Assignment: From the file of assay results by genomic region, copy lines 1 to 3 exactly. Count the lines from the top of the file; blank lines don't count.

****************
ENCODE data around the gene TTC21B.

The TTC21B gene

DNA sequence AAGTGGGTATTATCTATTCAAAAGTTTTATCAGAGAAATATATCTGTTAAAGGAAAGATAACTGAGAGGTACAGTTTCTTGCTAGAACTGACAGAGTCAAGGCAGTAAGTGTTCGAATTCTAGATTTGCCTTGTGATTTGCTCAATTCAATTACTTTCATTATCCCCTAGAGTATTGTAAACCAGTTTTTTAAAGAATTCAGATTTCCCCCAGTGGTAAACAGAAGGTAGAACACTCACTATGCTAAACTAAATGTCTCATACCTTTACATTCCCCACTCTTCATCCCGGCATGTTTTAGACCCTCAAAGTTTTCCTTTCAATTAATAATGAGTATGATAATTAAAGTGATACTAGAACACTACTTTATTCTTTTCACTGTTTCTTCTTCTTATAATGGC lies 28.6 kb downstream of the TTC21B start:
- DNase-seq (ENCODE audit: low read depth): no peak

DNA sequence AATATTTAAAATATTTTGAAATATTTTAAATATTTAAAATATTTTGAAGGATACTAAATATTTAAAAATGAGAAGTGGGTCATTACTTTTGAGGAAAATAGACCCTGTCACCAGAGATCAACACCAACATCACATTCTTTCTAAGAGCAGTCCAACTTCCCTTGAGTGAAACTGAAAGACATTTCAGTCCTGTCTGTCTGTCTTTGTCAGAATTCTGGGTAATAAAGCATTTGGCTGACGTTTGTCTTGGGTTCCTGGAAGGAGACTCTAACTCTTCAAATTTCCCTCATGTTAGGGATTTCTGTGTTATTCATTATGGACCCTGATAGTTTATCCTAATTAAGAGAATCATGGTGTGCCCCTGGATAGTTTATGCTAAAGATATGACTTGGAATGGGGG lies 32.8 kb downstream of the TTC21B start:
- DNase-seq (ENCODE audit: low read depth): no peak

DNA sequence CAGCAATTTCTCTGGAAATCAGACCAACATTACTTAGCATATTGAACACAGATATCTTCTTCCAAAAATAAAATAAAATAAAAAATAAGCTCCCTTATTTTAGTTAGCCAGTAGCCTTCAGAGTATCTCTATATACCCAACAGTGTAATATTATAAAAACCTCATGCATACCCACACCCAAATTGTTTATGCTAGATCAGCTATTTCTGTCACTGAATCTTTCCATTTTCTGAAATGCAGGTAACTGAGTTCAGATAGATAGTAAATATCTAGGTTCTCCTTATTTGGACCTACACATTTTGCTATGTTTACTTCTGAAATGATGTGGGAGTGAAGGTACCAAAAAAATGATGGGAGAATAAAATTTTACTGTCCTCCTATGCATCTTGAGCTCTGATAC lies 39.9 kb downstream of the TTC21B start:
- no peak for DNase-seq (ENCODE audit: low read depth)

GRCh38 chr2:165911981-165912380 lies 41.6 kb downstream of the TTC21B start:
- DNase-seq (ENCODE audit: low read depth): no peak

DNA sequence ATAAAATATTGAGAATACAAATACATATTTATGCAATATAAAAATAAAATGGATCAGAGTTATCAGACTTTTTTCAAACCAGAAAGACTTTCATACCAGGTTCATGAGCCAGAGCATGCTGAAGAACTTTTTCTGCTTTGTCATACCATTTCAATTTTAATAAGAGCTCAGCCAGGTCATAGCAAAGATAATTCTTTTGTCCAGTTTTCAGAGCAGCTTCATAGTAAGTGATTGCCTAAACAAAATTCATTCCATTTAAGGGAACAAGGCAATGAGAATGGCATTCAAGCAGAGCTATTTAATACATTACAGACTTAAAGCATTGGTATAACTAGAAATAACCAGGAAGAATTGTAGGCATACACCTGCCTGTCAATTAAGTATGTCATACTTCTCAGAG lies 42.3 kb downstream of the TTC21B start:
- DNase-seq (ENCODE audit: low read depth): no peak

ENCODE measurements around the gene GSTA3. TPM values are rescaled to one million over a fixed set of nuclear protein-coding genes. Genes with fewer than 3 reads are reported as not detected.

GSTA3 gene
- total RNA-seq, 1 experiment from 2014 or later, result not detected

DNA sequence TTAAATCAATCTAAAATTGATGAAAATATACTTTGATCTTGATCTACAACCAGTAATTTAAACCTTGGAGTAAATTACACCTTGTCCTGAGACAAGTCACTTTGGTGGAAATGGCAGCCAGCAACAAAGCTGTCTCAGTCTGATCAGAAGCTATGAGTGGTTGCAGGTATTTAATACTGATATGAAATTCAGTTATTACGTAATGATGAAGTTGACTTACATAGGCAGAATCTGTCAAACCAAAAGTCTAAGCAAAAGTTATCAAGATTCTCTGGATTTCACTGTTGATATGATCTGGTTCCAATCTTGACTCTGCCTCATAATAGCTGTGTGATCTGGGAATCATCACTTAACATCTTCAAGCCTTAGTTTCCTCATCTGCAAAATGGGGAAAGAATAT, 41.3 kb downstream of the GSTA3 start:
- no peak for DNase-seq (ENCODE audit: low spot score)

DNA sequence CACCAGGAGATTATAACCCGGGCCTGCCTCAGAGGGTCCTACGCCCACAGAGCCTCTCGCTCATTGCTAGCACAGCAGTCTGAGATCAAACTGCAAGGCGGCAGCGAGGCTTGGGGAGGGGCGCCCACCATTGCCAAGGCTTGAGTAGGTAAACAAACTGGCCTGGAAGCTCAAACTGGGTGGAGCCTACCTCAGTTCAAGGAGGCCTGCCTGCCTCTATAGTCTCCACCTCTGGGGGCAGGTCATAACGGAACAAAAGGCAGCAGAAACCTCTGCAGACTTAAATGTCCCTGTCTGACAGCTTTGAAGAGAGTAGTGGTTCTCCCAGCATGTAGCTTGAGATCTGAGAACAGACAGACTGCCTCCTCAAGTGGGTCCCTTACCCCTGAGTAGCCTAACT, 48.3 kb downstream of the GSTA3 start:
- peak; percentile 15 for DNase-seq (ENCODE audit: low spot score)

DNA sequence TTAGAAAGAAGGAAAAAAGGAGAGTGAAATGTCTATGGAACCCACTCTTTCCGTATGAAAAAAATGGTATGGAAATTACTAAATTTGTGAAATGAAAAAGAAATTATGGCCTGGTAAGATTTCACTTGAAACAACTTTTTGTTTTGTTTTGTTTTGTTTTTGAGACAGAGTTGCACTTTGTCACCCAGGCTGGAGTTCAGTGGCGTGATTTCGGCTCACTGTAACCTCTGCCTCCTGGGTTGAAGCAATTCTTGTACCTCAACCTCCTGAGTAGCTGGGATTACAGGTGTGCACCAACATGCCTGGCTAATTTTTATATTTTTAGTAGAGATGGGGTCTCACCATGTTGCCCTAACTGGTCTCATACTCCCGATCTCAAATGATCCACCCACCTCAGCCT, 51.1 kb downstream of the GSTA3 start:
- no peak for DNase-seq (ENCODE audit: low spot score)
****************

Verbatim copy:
ENCODE data around the gene TTC21B.

The TTC21B gene

DNA sequence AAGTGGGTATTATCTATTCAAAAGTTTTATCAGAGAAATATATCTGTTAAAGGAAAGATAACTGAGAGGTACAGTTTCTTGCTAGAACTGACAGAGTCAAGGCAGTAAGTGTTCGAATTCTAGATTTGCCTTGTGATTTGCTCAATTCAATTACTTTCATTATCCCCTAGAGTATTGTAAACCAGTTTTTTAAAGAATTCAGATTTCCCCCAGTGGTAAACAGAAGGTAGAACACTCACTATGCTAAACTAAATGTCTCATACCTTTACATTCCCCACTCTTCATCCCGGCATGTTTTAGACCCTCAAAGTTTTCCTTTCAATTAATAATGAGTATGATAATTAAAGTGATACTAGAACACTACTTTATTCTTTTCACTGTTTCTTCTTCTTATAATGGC lies 28.6 kb downstream of the TTC21B start: